What Is An Employment Agreement?
An employment agreement is much more than just an agreement to provide work in exchange for remuneration. It is not, as noted recently by the Supreme Court of Canada, a “simple commercial exchange in the marketplace of goods and services.” [Potter v. New Brunswick (Legal Aid Services Commission) (2015), 381 D.L.R. (4th) 1 (S.C.C.), at para. 32]
Like any commercial contract, an employment agreement sets out the rights and obligations of the parties: hours of work, rate of pay, vacation etc. Unlike other commercial contracts however, an employment contract is unique for numerous reasons:
- Termination of the employment contract by the employer has significant consequences for the employee both economic and psychological. As noted by the Supreme Court of Canada:
- Work is one of the most fundamental aspects in a person’s life, providing the individual with a means of financial support and, as importantly, a contributory role in society. A person’s employment is an essential component of his or her sense of identity, self-worth and emotional well-being.1
- Employment contracts can change over time. Employees are promoted and the needs of the business can change. An employee’s job at the end of their career is often very different from the job they started with.
- Employment agreements contain certain unique “implied terms” created over time by the courts as matters of good public policy, such as the obligation of the employer to provide reasonable notice of termination of employment.
- Employment agreements can contain implied terms based on industry customs and practices.
- Employment agreements are affected by operation of labour and employment laws. Ontario’s Employment Standards Act, for example, sets out minimum termination notice provisions, below which no employer may contract.
What If I Don’t Have A Written Employment Agreement?
First, don’t panic! Someone who is hired on a handshake is not necessarily in a worse position than someone with a written contract. Most employment agreements are not completely in written form, and contain terms that evolve over time by the conduct of the parties. Other aspects of the employment relationship are governed by workplace and employment legislation. As discussed above, there may be terms implied by law.
In some cases, an employee with no written employment agreement may be in a better position than one with a written agreement. A common example is the assumption that an employee is entitled to common law notice (sometimes more than one month per year of service), which most employers will attempt to restrict through reference to the minimum notice requirements of the Employment Standards Act.
What Are Implied Terms In An Employment Agreement?
As discussed, “implied terms” are those implied by the law even though they are not directly laid out in the wording of the contract. The most well known example is the implied term that an employer will provide an employee with adequate notice before being terminated. At the same time, the law recognizes the right of an employer to terminate an employee immediately, and without notice when there is sufficient cause to justify it. Other terms that will be implied by the courts include:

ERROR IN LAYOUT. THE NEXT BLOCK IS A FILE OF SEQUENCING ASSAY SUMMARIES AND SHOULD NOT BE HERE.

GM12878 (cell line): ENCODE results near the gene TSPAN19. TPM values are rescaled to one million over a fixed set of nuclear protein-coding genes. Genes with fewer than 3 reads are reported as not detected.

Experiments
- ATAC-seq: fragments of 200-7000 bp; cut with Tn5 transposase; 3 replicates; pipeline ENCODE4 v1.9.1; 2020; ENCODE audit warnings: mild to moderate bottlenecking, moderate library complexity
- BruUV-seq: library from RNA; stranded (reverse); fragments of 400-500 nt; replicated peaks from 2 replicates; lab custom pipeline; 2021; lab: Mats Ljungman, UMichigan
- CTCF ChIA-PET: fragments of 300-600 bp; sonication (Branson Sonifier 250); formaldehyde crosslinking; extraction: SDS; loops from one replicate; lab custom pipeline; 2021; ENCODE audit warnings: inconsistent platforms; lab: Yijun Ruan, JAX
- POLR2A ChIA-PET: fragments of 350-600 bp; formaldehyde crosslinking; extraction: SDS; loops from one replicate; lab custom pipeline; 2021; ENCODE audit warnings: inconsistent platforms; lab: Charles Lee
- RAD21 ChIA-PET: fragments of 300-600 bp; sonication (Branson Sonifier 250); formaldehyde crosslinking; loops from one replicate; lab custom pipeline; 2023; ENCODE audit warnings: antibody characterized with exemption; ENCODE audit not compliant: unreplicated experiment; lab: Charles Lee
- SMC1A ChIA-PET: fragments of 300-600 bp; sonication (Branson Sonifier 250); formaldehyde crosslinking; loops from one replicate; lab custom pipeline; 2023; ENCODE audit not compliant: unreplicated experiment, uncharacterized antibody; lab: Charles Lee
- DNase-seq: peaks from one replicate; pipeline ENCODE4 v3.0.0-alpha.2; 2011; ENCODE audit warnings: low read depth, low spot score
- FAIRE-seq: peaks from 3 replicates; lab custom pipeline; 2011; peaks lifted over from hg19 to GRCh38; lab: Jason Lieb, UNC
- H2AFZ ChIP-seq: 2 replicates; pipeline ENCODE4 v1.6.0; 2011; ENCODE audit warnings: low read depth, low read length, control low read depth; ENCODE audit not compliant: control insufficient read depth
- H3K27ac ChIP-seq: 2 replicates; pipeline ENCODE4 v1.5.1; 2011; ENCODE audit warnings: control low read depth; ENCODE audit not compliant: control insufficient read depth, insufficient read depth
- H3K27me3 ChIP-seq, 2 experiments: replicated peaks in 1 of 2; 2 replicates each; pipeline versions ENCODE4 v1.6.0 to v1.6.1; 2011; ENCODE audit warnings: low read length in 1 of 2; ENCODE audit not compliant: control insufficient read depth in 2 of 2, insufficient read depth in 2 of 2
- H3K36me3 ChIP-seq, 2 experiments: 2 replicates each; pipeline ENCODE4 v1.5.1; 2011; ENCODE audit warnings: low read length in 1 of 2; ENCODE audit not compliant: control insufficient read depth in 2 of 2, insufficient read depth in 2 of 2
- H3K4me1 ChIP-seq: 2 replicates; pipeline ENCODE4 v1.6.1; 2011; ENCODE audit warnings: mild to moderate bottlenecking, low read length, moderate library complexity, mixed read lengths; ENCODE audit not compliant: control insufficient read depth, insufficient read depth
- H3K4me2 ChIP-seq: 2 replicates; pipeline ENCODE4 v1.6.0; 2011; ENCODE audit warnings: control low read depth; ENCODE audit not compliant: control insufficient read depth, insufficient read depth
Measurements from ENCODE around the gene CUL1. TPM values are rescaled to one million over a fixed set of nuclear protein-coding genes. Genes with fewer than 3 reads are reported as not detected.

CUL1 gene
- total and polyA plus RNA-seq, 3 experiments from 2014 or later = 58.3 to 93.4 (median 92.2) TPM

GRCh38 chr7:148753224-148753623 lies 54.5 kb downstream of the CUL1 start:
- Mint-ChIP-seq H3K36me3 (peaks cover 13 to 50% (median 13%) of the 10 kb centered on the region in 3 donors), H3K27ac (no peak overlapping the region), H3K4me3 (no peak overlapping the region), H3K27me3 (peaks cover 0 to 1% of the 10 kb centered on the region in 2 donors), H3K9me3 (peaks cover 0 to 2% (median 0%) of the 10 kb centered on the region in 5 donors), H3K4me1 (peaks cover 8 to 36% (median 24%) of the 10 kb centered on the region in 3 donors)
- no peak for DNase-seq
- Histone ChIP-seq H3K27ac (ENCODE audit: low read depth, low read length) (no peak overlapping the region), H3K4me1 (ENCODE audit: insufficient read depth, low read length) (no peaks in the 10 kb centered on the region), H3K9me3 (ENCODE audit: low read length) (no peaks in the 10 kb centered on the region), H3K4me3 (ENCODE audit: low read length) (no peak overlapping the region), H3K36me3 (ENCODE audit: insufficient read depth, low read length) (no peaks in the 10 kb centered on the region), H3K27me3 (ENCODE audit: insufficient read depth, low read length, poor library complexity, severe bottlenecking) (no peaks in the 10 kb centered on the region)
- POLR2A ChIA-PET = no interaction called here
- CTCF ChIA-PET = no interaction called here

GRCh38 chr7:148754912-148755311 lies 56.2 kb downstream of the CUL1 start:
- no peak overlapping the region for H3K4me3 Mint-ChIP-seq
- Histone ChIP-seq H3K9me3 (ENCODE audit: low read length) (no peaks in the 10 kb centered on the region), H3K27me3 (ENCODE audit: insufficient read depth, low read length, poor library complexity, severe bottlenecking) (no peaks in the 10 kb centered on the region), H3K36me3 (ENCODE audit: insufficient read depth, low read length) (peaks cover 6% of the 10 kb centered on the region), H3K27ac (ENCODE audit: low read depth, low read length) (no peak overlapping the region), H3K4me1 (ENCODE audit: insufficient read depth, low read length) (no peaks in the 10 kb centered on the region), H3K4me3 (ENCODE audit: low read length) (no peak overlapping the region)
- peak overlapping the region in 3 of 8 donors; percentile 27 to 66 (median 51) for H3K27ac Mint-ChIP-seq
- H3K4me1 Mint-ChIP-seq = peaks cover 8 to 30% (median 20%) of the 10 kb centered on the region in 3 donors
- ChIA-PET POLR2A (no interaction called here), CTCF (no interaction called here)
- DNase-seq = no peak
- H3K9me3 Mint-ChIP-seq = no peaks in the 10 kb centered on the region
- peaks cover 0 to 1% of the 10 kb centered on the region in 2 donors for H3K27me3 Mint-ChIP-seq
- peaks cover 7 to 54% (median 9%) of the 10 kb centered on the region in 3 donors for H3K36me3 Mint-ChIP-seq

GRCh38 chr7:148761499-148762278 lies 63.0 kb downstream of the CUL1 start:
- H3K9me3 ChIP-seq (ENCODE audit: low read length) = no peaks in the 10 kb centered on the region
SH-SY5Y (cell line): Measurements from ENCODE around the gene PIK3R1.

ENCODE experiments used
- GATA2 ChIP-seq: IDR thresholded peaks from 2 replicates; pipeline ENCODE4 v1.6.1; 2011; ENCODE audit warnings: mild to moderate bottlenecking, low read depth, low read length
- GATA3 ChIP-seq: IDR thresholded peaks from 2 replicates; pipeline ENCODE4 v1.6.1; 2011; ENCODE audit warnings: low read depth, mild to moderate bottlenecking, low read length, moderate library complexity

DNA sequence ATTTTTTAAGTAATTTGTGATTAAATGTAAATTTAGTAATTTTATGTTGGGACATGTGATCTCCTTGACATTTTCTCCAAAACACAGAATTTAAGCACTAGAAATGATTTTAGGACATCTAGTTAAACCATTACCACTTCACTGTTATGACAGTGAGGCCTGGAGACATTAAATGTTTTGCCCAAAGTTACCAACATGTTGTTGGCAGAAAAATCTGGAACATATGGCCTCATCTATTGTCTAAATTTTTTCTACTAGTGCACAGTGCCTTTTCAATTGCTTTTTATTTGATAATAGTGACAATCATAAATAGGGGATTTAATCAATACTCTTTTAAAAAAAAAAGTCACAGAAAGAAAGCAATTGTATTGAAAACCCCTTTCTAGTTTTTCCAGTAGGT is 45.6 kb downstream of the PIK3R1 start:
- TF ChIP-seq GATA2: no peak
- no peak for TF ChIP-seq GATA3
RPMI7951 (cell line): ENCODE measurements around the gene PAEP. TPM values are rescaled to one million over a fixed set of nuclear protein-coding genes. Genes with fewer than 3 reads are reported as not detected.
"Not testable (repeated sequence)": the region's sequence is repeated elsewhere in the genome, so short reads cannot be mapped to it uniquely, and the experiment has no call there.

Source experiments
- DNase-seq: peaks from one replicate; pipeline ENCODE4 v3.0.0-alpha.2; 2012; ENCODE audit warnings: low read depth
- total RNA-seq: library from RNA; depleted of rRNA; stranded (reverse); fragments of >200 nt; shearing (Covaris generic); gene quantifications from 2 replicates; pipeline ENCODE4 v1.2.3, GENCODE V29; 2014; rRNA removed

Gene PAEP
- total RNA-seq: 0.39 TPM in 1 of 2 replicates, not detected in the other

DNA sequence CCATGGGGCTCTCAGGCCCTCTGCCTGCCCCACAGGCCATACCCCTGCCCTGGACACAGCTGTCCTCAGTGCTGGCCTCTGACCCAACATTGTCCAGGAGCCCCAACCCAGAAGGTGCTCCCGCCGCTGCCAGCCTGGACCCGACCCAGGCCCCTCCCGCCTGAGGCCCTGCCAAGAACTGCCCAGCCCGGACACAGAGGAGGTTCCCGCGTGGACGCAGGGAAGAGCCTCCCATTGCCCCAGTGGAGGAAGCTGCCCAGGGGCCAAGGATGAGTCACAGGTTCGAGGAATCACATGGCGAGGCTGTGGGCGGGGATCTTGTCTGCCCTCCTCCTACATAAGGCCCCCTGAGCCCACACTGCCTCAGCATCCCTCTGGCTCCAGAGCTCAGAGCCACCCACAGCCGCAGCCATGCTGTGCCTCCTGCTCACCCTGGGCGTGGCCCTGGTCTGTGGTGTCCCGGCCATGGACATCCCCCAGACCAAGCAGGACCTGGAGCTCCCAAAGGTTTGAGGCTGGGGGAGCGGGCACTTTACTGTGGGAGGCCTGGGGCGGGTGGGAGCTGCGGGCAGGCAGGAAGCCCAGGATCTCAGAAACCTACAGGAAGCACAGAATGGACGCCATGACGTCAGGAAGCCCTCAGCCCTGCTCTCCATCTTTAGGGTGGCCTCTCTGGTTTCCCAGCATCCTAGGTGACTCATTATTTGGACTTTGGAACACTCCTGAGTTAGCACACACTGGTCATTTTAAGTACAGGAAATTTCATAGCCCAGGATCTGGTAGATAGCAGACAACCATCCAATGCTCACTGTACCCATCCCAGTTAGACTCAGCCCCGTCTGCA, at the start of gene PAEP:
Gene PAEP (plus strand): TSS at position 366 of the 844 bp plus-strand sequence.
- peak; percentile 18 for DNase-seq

- That an employee will perform his or her duties with proper care and skill
- That an employee will be loyal and protect the interests of his or her employer
- That the employer will provide a safe workplace and take reasonable precautions to prevent accidents
- That an employer will act with good faith in the manner of dismissal of an employee and not be unduly insensitive
Restrictive Covenants: Non Solicitation and Non Competition
Employers will often attempt to protect their goodwill and competitive advantage by insisting that departing employees do not work for competitors or solicit past customers for business. However, employers can go too far in drafting covenants that are overly restrictive and unnecessary to protect the legitimate interests of the business. That being said, it can be dangerous to assume the ‘oft repeated wisdom that non-competes are rarely enforced by the courts. While it is true that restrictive covenants are prima facie unenforceable, they will be enforced when an employer can show that they had a legitimate business interest to protect, and that the restrictive covenant is reasonable. To further complicate matters, in some circumstances, such as when an employee is considered a fiduciary, the law may operate to restrain an employees post-termination activities despite there being no written agreement.
Book A Consultation With An Employment Lawyer Today
When you start a new job or work position, you should always feel like you are protected. An employment lawyer from Haber Lawyers would be happy to review the terms of your employment agreement and make sure that you aren’t being taken advantage of. With years of experience, the professionals at Haber know exactly what to look for and how to suggest improvements where necessary. They will make sure you get the right deal.
Book a consultation with an employment lawyer at Haber Lawyers today.